"full of promise with its great cast, but ultimately it fails to deliver a cohesive plot, combined with characters with which we have little or no connection or empathy"

Boasting the impressive cast of Michael Fassbender, Jeremy Irons, Marion Cotillard, Charlotte Rampling and Brian
Gleeson, Assassin's Creed is a film based on a series popular computer games. Like previous films that fall into this genre you have a film that tries to appeal to an audience who may be familiar with the computer games and a general film audience to whom the subject matter is unfamiliar. With this in mind the story can be confusing with reminders of The Matrix with touches of a Dan Brown novel (Dan Brown author of the Da Vinci Code).

Michael Fassbender plays Callum Lynch, a prisoner on death row for murder, having grown up being unstable and violent after witnessing his father kill his mother as a child.

After his "execution" for his crimes, he awakens to find himself in Abstergo Industries, where he is cajoled into helping Sophia Rikkin (Marion Cotillard) and Alan Rikkin (Jeremy Irons) with finding the present day location of the fabled Apple of Eden. 

Fassbender is physically connected to The Matrx like device called the Animus – a massive moving mechanical arm via which he experiences the past life of his ancestor Aguilar de Nerha, a 15th century Spanish Assassin who is part of the secret organisation that might hold the knowledge to the location of the Apple of Eden.

Thus begins Fassbender's journey being transported back and forth from the present day to 1492 in to the body of his ancestor Aguilar de Nerha (played again by Michael Fassbender). During this he learns of the Assassin's Creed and The Knights Templar and how they've been at war for centuries and that the war that rages between them is for the Apple of Eden; the key to human free will itself.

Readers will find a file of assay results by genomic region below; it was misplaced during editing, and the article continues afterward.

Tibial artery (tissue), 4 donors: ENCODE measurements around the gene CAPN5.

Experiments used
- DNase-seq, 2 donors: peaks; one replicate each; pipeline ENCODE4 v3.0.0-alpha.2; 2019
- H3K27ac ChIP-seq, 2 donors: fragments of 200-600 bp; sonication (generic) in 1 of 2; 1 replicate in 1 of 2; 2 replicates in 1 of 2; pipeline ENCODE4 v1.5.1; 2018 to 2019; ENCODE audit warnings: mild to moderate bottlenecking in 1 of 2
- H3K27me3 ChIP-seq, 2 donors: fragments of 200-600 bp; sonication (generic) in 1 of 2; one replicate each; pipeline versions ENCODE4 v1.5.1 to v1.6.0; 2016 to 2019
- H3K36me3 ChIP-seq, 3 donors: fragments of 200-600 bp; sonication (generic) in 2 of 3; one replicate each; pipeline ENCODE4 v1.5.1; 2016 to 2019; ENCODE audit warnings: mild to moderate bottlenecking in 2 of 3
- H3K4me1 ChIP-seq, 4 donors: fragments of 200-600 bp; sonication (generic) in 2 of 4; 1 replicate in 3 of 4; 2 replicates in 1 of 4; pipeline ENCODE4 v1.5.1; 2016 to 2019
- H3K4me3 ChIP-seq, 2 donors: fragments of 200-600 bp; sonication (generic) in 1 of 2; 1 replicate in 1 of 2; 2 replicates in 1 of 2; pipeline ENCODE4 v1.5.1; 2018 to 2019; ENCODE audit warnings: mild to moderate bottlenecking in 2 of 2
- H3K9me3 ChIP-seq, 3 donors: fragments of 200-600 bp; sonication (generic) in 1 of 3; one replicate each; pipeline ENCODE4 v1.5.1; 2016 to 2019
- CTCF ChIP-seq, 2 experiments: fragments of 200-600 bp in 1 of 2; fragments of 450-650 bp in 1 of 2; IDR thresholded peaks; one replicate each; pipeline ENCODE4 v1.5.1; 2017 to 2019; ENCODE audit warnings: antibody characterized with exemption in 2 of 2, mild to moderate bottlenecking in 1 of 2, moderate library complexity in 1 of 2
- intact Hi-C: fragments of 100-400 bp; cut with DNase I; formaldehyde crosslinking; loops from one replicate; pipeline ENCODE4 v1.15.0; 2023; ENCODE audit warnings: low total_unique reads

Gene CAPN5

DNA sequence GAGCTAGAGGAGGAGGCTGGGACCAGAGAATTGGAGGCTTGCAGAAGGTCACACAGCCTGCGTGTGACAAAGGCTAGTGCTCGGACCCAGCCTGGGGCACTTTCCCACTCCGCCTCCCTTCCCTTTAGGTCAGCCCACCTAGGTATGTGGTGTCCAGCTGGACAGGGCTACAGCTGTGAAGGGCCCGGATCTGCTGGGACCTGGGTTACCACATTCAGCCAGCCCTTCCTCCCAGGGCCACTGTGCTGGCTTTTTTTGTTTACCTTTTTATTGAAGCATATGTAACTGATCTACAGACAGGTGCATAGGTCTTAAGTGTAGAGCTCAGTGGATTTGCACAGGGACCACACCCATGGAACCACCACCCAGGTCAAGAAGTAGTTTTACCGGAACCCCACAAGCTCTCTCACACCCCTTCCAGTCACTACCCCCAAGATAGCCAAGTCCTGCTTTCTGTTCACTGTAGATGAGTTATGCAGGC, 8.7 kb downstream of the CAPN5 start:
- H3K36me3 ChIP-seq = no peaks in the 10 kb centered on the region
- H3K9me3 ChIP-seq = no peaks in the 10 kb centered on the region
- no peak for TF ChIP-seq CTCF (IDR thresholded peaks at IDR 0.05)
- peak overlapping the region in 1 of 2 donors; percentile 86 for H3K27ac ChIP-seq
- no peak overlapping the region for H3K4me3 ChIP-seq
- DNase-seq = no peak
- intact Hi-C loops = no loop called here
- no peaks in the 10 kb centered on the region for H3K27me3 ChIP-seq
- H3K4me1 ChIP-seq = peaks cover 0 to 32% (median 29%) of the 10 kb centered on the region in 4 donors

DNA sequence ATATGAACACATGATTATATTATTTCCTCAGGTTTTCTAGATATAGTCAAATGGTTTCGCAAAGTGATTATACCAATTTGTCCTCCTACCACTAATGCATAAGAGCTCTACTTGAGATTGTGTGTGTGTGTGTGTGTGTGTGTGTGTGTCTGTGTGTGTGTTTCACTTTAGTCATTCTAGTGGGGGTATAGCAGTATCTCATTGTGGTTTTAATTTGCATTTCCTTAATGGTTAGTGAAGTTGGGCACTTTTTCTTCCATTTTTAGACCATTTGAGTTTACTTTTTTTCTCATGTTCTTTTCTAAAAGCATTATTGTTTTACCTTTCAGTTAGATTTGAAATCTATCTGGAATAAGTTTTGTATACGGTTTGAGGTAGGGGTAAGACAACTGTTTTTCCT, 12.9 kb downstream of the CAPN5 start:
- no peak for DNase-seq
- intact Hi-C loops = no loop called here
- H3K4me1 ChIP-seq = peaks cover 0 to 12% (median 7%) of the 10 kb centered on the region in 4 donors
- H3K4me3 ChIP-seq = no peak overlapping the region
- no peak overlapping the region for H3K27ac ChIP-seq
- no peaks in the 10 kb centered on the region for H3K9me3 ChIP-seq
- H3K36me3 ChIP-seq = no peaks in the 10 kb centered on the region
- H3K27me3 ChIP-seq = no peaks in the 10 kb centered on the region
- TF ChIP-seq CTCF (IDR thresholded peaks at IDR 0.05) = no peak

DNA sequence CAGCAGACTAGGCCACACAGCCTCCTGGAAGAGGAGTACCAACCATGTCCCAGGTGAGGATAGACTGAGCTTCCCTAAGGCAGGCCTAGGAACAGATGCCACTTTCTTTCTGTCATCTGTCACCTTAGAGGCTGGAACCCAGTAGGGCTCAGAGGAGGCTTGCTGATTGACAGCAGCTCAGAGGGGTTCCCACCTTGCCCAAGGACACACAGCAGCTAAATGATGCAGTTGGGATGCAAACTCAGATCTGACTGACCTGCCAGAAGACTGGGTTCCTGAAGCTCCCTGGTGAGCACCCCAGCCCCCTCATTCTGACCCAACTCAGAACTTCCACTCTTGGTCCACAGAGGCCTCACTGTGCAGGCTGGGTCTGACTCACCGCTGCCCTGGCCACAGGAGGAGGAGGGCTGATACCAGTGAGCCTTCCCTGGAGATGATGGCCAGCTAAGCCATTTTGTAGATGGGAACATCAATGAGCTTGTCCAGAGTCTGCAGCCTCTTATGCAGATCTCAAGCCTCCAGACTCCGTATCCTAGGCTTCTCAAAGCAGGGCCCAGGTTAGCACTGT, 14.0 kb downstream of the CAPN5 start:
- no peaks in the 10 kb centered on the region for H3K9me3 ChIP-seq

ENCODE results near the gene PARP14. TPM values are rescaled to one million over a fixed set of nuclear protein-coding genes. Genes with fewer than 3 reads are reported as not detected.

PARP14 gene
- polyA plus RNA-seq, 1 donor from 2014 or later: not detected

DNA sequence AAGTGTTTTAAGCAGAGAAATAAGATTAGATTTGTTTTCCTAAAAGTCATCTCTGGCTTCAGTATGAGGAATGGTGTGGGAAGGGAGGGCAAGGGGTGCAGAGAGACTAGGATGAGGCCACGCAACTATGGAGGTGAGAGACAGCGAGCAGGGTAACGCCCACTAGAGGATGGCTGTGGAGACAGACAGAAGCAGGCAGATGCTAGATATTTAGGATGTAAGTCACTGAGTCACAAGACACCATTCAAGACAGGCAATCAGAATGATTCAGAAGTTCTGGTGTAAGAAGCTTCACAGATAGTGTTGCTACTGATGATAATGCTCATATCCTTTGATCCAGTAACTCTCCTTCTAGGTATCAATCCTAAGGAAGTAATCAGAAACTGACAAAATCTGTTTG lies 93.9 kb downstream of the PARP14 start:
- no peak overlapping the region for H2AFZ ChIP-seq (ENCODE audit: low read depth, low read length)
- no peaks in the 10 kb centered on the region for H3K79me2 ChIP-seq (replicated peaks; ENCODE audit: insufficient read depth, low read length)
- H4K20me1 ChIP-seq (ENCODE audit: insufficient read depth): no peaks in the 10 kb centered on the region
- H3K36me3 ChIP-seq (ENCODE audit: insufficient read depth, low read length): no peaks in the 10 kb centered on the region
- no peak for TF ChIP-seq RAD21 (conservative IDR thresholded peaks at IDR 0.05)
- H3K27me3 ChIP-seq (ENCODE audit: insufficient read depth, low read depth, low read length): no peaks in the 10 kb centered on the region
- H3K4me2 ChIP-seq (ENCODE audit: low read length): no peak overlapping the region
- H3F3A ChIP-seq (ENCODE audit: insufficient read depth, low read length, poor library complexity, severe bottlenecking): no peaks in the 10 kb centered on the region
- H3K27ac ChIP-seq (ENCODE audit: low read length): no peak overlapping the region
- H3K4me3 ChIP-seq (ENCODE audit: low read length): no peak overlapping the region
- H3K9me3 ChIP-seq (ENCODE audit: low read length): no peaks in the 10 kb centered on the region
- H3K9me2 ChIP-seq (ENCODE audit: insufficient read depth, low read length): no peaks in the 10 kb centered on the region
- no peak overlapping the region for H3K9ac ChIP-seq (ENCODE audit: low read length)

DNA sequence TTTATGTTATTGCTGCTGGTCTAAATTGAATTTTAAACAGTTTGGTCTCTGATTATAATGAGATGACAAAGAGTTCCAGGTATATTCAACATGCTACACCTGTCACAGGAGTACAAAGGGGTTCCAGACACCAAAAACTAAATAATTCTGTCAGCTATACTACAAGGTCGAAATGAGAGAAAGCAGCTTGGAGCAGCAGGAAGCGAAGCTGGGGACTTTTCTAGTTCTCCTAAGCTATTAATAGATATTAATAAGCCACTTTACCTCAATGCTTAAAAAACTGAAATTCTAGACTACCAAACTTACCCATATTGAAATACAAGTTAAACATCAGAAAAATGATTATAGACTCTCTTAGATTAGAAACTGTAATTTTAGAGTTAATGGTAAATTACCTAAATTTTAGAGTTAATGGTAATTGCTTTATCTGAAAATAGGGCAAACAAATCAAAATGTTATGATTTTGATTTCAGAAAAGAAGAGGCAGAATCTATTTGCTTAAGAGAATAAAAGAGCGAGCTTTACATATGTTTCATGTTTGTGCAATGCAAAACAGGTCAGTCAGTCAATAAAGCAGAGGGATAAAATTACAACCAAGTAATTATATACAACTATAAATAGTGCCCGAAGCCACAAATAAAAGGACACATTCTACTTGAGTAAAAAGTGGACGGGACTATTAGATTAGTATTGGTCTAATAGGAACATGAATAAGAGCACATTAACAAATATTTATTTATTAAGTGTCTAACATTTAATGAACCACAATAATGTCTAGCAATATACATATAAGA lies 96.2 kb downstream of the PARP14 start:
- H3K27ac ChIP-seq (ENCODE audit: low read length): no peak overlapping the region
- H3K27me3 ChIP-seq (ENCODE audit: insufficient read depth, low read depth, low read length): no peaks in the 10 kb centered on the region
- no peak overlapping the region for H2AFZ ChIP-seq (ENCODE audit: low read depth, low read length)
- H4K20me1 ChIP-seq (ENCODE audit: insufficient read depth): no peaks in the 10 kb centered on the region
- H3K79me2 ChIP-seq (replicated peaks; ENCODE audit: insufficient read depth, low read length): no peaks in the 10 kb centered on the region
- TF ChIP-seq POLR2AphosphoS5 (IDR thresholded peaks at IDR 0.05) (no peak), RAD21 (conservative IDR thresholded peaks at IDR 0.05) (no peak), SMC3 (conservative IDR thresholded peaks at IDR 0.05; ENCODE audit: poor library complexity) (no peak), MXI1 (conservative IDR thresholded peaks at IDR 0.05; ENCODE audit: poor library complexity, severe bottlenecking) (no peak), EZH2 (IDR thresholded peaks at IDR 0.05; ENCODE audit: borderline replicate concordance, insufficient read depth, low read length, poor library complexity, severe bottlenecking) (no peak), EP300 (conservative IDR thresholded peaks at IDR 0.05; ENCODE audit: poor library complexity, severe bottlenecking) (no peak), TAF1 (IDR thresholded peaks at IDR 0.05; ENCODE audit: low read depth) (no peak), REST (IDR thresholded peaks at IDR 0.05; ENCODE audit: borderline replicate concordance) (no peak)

In the 15th century we experience a subplot involving Aguiler de Nerha and his partner and romantic interest Maria (Ariane Labed) trying to stop the Apple of Eden from falling into the wrong hands during the Spanish Inquisition.

Jumping back and forth between the two time periods we learn of the past and present intentions of the Knights Templar. In these journey's Callum begins to assimilate the characteristics, strength and fighting abilities of Aguiler returning to the present to face the Knights Templar.

The film is full of promise with its great cast, but ultimately it fails to deliver a cohesive plot, combined with characters with which we have little or no connection or empathy. Set in two linked time periods, it doesn't have the strength of connection the story needs to make that work, so you feel like you're almost watching two separate films.

Neither the Assassin's Creed or Knights Templar are given enough depth to justify their causes. Leading one to apply the tag line, this is what we do, always have done and will continue to do no questions asked. Applied equally to both parties. So I feel an opportunity has been lost to give us a memorable good movie.

When will Hollywood learn that a successful computer game will not translate into a good movie unless you develop characters and scripts, but then it could possibly bare very little resemblance to the original source material, however the outcome could be a better film.

A quote from the film from Michael Fassbender's character Callum Lynch in the film is a very fitting summation of the film, “What the f**k is going on?”